I like seafood, and my family likes seafood, but unfortunately, I’ve got a circle of friends who don’t care much for it, as a rule. In college, even though I could share an employee discount from my part-time job at The Olive Garden, most of my friends weren’t interested in Red Lobster–until I introduced them to the biscuits.
Red Lobster calls them Cheddar Bay Biscuits. They’re soft and fluffy in the middle, crispy at the edges, flavored with garlic and cheddar cheese throughout, and finished with butter and fresh parsley. Best of all, they come in a bottomless basket, like chips & salsa at a Mexican restaurant or more standard dinner rolls at a steakhouse. They truly are crave-able.
So you can imagine how excited I was when the most recent issue of Food Network Magazine claimed to have cracked the secret recipe. I couldn’t wait to try them.
And you know what? They’re really good. I thought they tasted just like the real thing! Next time, I think I’d take more care to make smaller biscuits. The larger ones that I made didn’t get as crispy as I would’ve liked. I ended up with an even dozen, but I’d probably aim for 14 or 16 next time to get the proper size.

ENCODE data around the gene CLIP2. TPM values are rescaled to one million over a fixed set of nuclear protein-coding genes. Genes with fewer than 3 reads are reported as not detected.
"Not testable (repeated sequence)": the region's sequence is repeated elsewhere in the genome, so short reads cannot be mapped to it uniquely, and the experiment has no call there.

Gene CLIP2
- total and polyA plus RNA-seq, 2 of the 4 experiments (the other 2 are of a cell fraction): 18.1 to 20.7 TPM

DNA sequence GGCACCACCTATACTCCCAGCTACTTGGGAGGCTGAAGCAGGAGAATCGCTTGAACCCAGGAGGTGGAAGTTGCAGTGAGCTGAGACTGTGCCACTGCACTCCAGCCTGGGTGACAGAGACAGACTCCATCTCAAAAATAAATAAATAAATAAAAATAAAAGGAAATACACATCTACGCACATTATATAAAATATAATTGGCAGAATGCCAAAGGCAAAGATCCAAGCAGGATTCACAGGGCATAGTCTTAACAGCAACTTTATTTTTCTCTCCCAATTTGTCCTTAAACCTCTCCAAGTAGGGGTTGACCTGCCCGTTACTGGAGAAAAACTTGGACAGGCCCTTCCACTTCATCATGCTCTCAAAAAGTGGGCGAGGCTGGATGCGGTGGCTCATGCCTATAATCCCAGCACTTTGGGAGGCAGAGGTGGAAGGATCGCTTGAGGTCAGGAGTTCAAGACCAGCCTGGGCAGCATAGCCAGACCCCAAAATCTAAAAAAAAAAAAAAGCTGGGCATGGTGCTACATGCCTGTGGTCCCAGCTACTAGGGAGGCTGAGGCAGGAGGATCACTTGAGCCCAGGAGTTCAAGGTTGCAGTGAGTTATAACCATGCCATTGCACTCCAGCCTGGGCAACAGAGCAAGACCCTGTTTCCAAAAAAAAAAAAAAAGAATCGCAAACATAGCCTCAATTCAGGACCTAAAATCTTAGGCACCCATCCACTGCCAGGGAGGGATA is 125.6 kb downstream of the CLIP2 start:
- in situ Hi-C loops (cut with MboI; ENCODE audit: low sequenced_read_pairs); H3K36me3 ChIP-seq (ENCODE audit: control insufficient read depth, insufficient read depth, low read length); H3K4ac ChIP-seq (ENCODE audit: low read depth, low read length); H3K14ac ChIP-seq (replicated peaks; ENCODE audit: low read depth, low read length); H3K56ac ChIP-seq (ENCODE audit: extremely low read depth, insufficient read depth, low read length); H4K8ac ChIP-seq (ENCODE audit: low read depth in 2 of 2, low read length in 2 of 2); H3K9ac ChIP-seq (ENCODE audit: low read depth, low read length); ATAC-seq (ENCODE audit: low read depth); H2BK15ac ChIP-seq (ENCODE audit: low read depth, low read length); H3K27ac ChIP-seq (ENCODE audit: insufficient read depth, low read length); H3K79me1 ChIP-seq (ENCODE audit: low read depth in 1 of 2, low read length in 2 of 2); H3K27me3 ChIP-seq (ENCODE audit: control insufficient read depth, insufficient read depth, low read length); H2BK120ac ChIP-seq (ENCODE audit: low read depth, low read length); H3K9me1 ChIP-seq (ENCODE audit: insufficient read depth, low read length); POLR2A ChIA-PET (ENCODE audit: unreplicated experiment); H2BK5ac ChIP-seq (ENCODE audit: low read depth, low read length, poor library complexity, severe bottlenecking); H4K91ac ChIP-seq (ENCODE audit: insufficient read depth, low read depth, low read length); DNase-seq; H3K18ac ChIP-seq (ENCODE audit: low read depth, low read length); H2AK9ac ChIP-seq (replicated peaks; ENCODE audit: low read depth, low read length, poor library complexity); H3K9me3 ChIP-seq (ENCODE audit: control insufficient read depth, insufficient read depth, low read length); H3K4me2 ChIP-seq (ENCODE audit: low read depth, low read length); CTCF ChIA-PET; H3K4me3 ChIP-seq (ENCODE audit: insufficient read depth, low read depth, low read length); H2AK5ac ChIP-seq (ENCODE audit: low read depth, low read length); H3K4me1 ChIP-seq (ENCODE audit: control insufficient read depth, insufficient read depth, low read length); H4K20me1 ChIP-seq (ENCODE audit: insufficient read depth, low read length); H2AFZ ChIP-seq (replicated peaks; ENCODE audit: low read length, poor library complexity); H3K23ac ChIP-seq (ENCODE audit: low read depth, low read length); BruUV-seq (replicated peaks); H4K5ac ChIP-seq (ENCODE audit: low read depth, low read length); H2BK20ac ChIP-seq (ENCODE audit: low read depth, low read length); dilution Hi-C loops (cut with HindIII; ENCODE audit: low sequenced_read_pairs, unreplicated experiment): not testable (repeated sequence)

Almost-Famous Cheddar Biscuits
From Food Network Magazine, October 2009
For the Biscuits:
- Cooking Spray
- 1 3/4 Cups all-purpose flour
- 1 tablespoon plus 2 teaspoons baking powder
- 2 1/2 teaspoons sugar
- 1/4 teaspoon salt
- 3 tablespoons vegetable shortening, at room temperature
- 4 tablespoons cold unsalted butter, cut into 1/2-inch pieces
- 6 ounces grated yellow cheddar cheese (about 1 1/4 cups)
- 3/4 cup whole milk
For the Garlic Butter:
- 3 tablespoons unsalted butter
- 1 clove garlic, smashed
- 1 teaspoon chopped fresh parsley
1. Position a rack in the upper third of the oven and preheat to 425 degrees. Lightly mist a large baking sheet with cooking spray.
2. Make the biscuits: pules the flour, baking powder, sugar, and salt in a food processor. Add the shortening and pulse until combined. Add the cold butter cubes, pulse 4 or 5 times, or until the butter is in pea-sized pieces. Add the cheese and pulse 2 or 3 times. Pour in the milk and pulse just until the mixture is moistened and forms a shaggy dough. Turn out onto a clean lightly-floured surface and knead gently until the dough comes together. Do not overwork the dough, or the biscuits will be tough.
3. Drop the dough onto the baking sheet in scant 1/4-cup portions, 2 inches apart, and bake until golden, 15 to 20 minutes.
4. While the biscuits are baking, make the garlic butter. Melt the butter with the garlic in a small sauce pan over medium heat; cook for 1 minutes. Remove from the heat and stir in the parsley. When the biscuits are finished, brush them with the garlic butter and serve warm.
Note: I like that this recipe is made in the food processor, but I don’t have any experience with how it would work without the food processor. I do have an instinct that everything up to the vegetable shortening could be replaced with Bisquick–but I haven’t tried that either.